Dejan Lovren, football player born in BiH, who plays for the National football team of Croatia, in a documentary for Liverpool TV, told his life story – how he reached the status of football star from a refugee from BiH.
He also expressed the support for refugees from Syria and Afghanistan…
The territory of the former Yugoslavia is the one that caused the largest number of migrations during the 90’s. A war was raging, and the worst was in BiH where, according to official data, 2.2 million people fled, as reported by Goal.
A large number of current players of the national team of BiH were one of those people, but not Edin Dzeko, the captain of the Dragons who spent his childhood in Sarajevo during the war and survived the massacre of children in the Sarajevo neighborhood of Otoka as a six-year-old.
“I remember I cried a lot as a child because there was a possibility for someone to kill you at any moment. My mother saved my life when she did not allow me to play football with my friends on the meadow one day. A couple of minutes later, a grenade fell on the meadow and many of my friends were killed,” recalled Dzeko.
Instead of prestigious academies, Dzeko nurtured his talent on the concrete sidewalk that was full of holes from shelling. And he succeeded! He left home and his family as an 18-year-old when he went to the Czech Republic where he needed only two years to attract the attention of Felix Magath and Wolfsburg. The rest is history…
Unlike Dzeko, Asmir Begovic, Vedad Ibisevic, and Haris Medunjanin had to leave their homes in BiH during the war.
Begovic was exiled from his native Trebinje as a four-year-old boy, his family first went to Germany and then to Canada, where he played for young national teams. His career was built through the English clubs who brought him up to the national champion Chelsea.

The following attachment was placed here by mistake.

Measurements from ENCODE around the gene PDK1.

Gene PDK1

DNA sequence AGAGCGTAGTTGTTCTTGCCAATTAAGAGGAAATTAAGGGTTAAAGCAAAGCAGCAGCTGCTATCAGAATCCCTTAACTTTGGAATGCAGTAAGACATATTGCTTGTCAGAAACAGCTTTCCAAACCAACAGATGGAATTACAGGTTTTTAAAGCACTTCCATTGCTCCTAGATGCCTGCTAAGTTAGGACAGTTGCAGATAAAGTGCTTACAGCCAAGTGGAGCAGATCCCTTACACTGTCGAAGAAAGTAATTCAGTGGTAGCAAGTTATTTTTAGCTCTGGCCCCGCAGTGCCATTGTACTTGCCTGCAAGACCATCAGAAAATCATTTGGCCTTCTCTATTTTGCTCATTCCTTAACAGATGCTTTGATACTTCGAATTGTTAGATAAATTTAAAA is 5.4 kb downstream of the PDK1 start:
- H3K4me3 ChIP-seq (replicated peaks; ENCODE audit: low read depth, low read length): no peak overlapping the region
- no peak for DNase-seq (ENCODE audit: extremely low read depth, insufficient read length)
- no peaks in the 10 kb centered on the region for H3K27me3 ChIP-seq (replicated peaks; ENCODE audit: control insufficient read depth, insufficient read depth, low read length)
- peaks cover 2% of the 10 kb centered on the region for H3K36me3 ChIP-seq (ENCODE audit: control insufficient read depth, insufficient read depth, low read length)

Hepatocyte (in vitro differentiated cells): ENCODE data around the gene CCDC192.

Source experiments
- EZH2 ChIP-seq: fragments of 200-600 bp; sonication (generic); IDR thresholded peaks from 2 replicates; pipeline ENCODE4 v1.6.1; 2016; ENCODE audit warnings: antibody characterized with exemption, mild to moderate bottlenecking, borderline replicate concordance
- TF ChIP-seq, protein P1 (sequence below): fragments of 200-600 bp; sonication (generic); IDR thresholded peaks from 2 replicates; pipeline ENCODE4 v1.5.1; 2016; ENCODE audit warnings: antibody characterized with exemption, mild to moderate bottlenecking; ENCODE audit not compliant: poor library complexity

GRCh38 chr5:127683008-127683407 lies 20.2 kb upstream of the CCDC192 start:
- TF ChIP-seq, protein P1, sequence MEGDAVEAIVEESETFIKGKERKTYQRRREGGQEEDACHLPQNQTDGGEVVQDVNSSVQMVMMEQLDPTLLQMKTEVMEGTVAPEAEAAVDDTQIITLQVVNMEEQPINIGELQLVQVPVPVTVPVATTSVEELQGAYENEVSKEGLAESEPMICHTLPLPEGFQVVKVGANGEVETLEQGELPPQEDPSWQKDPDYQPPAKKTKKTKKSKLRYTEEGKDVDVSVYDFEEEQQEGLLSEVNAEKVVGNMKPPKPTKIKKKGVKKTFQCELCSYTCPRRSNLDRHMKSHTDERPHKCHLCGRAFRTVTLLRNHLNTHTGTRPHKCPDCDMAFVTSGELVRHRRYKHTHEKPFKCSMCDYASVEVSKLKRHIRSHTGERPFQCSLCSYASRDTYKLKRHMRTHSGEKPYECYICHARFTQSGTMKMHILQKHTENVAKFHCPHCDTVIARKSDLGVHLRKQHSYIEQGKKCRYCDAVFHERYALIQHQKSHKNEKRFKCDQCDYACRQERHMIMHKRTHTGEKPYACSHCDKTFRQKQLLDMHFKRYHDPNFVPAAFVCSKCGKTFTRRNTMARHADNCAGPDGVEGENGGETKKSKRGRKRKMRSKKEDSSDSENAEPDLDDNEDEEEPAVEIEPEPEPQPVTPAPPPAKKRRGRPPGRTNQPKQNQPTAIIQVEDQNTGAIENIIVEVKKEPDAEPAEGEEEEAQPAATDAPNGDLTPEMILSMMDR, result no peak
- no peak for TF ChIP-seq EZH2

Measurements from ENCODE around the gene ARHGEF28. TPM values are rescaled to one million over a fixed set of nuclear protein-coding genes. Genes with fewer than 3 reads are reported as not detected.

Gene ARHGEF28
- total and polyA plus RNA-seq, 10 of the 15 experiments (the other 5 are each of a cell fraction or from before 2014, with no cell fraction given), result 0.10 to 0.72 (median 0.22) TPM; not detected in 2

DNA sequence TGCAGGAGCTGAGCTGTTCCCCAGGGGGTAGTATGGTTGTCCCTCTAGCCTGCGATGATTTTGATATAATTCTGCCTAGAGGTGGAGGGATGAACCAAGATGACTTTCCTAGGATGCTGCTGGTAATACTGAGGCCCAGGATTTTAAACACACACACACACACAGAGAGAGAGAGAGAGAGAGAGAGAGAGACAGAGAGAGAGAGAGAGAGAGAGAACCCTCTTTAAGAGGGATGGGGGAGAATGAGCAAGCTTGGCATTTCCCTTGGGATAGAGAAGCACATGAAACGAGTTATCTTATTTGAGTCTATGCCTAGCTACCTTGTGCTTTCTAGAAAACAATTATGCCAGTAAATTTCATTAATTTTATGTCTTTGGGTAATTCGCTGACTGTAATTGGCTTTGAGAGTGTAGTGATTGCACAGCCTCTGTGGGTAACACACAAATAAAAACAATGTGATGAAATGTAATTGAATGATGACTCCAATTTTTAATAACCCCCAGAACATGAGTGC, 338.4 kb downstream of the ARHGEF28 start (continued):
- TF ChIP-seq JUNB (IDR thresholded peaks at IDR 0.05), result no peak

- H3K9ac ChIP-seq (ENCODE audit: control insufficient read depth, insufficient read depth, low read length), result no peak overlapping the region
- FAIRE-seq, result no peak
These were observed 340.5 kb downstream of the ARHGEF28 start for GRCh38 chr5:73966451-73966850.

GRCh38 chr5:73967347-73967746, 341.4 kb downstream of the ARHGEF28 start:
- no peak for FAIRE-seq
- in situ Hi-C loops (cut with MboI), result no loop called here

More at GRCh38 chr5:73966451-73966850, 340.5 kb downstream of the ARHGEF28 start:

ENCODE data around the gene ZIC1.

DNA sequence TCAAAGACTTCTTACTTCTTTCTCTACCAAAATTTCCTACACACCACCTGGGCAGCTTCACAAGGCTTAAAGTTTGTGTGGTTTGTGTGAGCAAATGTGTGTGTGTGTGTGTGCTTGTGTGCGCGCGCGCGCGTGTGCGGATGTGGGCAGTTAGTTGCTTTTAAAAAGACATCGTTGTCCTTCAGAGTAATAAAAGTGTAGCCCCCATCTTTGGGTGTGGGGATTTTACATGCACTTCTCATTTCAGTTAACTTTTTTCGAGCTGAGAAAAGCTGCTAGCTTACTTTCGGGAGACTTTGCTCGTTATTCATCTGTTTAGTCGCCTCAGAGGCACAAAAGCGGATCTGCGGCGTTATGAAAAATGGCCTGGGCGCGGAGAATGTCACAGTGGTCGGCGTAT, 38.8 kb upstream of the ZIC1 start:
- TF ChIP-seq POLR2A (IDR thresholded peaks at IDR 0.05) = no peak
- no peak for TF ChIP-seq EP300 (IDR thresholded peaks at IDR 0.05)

“I was a child, but I know that the towns in my country were bombed, and people had to hide under the ground,” said Begovic in an interview for the British Independent.
Vedad Ibisevic had to leave his birthplace as well. Vedo was born in Vlasenica, in which the life for Bosniak residents was anything but easy at the beginning of the war. During the war were killed close to 3,000 people from Vlasenica, and among them was Vedo’s grandfather.
“My mother dug a pit in a forest near the house for me and my sister, it was wide and long about a meter and 0.5 meter deep. It looked just as grave. One morning she took us to this place that was covered with sheets and pillows and told us to hide. That morning, Serbian soldiers came to our street. We heard shouting, swearing and breaking into houses. My most important task was to prevent my three-year-old sister from crying. If they heard and found us, they would get us to the concentration camp,” Vedad recalled.
His mother finally ‘bought’ exit from Vlasenica in exchange for a house and permission to go to Tuzla where Ibisevic started his football career. Since there was no normal life after the war, Ibisevic’s family went to Switzerland and then the United States. Vedad’s successful career later took him to France and Germany.
Haris Medunjanin escaped to the Netherlands with his mother and sister. He was seven years old when they went from besieged Sarajevo back in 1992. His father stayed in BiH where he died.
“We had nothing, we left Sarajevo with nothing, and mom still managed to find some things, I do not know where. I now play for them to be happy, I’m in the second place,” recalled Medunjanin, who played for the youth national teams of the Netherlands, and wears the jersey of native BiH since 2009.